Science and Engineering Ethics, Volume 10, Issue 2, 2004
As described in Shigley & Mitchell,
the need to be addressed, or “design intent”, isgenerally the driving factor in a given engineering design, whether it is a building, avehicle, or an equipment item. “Safety and reliability” are often a close second todesign intent, since a design that cannot perform as required in a reliable, predictable,and sufficiently safe manner is generally of little use. Many factors, including fire,weather events such as hurricanes or blizzards, geometric tolerances, corrosion, fatigue,transport and storage, and even user misuse and abuse, are typically considered in the pursuit of a safe and reliable design.Procedures for designing out hazards exist. The U.S. Department of Defense’s“Standard Practice for System Safety” outlines such a procedure in detail. It instructsdesign engineers to “identify all risks, assess the possibility of the risk and potentialimpact, then either design it out or mitigate the risk and provide warnings of theresidual risk.”
This standard applies to catastrophic failures of components, fire,earthquakes, maintenance issues, operator error, and any other circumstance that couldimpact the safe operation of a given system, as well as issues such as weapons effectsand sabotage, where applicable. However, it provides only the procedure for managingthe risks once they are identified and quantified, not a standard measure for any of these potentially hazardous events.Martin and Schinzinger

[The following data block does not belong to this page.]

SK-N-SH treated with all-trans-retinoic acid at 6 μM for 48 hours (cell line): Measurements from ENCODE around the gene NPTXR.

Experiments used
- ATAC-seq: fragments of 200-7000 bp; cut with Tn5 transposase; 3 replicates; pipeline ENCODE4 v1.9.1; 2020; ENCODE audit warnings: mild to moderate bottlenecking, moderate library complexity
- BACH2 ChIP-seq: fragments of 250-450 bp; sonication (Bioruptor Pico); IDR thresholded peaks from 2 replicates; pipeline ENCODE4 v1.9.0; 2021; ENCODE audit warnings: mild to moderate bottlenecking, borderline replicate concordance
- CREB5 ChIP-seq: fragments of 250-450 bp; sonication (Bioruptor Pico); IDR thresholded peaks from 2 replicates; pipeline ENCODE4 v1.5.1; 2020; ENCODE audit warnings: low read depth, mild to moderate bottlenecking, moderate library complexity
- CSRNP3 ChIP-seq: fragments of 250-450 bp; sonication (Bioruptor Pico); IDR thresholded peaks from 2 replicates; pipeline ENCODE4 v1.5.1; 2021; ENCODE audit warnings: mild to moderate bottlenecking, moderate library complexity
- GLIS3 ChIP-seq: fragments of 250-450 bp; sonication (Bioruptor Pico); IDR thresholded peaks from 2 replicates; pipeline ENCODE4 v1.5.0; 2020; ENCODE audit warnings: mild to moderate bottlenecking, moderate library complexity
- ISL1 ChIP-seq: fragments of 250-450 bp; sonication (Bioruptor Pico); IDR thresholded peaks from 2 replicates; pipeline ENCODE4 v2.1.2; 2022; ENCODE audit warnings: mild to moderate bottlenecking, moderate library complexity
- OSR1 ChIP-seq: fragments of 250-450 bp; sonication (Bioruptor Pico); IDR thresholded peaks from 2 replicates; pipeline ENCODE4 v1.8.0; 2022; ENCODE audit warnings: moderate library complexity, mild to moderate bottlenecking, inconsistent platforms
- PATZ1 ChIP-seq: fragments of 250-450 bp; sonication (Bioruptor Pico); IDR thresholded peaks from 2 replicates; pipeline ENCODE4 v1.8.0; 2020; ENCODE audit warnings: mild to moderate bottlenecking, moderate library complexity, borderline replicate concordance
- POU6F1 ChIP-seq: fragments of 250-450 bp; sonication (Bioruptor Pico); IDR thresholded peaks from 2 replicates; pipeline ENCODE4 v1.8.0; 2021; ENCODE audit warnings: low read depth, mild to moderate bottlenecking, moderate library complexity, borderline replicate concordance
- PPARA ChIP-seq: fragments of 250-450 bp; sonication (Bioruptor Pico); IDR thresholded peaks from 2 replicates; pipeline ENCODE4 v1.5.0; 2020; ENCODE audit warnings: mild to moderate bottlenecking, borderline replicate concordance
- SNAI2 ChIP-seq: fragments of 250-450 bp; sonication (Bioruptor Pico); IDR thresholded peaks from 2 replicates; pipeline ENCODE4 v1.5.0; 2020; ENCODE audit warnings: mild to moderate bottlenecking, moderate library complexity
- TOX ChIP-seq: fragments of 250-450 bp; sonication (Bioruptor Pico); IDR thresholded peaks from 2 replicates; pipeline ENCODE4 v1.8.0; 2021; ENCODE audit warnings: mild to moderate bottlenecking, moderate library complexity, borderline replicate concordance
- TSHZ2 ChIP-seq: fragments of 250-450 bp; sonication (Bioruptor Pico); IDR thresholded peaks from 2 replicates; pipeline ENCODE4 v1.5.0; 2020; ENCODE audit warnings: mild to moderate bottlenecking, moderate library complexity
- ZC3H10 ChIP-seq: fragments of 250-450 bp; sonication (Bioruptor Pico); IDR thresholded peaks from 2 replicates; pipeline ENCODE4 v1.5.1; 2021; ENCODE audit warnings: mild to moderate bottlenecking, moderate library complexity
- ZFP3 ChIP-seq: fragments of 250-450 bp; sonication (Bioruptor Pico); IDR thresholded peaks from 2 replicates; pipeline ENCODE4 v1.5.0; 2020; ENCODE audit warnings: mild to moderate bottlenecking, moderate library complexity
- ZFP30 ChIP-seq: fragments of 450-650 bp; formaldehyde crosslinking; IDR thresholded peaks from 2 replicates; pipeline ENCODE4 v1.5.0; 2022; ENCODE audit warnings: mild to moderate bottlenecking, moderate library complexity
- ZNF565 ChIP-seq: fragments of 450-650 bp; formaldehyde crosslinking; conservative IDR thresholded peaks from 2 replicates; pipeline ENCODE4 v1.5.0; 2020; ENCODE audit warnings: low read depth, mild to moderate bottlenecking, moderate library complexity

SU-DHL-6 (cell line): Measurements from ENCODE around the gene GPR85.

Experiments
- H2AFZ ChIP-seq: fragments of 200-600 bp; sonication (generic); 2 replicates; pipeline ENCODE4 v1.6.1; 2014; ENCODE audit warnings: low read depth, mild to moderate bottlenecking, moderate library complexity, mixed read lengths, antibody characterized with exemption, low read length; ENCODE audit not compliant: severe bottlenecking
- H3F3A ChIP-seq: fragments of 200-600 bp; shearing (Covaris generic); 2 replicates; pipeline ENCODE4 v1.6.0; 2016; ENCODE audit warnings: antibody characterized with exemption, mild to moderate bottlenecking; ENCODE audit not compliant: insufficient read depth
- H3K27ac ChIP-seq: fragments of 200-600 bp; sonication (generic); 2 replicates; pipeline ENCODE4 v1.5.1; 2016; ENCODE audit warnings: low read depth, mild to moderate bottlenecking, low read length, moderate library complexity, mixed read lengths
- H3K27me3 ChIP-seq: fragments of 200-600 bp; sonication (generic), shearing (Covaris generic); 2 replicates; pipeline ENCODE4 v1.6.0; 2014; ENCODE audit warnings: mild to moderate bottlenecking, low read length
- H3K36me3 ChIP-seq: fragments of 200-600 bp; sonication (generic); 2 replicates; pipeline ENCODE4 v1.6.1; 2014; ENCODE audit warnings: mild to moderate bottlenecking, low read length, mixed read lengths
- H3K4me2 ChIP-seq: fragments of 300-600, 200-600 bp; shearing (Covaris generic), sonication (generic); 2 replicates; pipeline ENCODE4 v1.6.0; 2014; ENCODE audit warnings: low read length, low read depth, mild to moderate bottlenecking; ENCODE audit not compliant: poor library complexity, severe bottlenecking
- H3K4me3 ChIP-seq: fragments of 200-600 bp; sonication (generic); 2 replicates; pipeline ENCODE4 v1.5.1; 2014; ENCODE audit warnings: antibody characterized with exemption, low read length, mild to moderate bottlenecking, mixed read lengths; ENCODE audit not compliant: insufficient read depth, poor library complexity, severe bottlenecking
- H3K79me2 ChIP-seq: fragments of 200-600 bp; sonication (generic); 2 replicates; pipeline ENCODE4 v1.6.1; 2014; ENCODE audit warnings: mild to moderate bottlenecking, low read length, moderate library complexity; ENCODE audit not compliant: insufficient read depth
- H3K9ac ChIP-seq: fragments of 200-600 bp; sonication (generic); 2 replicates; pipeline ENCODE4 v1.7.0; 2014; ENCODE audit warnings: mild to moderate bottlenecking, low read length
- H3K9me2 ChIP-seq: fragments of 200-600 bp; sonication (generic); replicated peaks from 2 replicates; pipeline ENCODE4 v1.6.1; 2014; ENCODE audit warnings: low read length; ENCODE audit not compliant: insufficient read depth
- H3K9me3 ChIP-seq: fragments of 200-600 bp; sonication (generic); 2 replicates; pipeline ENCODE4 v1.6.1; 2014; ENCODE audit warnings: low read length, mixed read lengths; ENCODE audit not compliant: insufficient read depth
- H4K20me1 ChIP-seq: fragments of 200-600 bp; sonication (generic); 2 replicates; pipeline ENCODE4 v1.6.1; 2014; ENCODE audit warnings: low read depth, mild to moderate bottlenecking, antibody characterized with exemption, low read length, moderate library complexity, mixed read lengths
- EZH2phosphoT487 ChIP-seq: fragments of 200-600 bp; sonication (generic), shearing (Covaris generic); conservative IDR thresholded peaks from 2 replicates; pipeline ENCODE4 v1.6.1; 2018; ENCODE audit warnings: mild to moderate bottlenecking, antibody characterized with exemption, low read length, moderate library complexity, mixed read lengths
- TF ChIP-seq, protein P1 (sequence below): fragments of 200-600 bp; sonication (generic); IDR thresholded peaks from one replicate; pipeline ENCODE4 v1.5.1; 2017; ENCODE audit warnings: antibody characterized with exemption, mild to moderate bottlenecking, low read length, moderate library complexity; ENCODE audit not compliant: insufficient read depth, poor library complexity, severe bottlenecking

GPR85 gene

detail how engineers, as design professionals, have aspecial moral obligation to safeguard the public. For Professional Engineers it is also alegal requirement, as in Chapter 8 of the Louisiana Revised Statutes.
This includesaddressing how a design may perform under special circumstances such as anearthquake. The creation of weapons of mass destruction (WMDs) from benign objectsis perhaps the most extreme example of evil intent. While the likelihood of this kind of use is very low, the threat to the public is high enough to warrant consideration.“Intent” is defined by the ‘Lectric Law Lexicon as “determination or resolve to doa certain thing, or the state of mind with which something is done.”
In defining“crime,” the plain language dictionary in Nolo.com states that acts carried out with anantisocial or “evil” intent are usually considered worthy of punishment.
Thisdifferentiates “misuse,” which includes any use of a design for an application other than the design intent, and “abuse,” which is using the design for the correctapplication but in an incorrect manner and with a specific desired outcome that isharmful.WMD is defined militarily in FM 3-0
as “weapons capable of a higher order of destruction and/or of being used in such a manner to destroy large numbers of people…including nuclear, biological, chemical, or radiological weapons.”
Under Title 18 of US federal law it also includes “any destructive device,” which is “anyexplosive, incendiary, or poison gas; bomb; grenade; rocket having a propellantcharger of more than four ounces; missile having an explosive or incendiary charge of more than one-quarter ounce; mine; or devices similar to any of the preceding.”
Weapons of mass destruction, therefore, include not just nuclear devices but car bombs, large fires, and other devices that could threaten the public.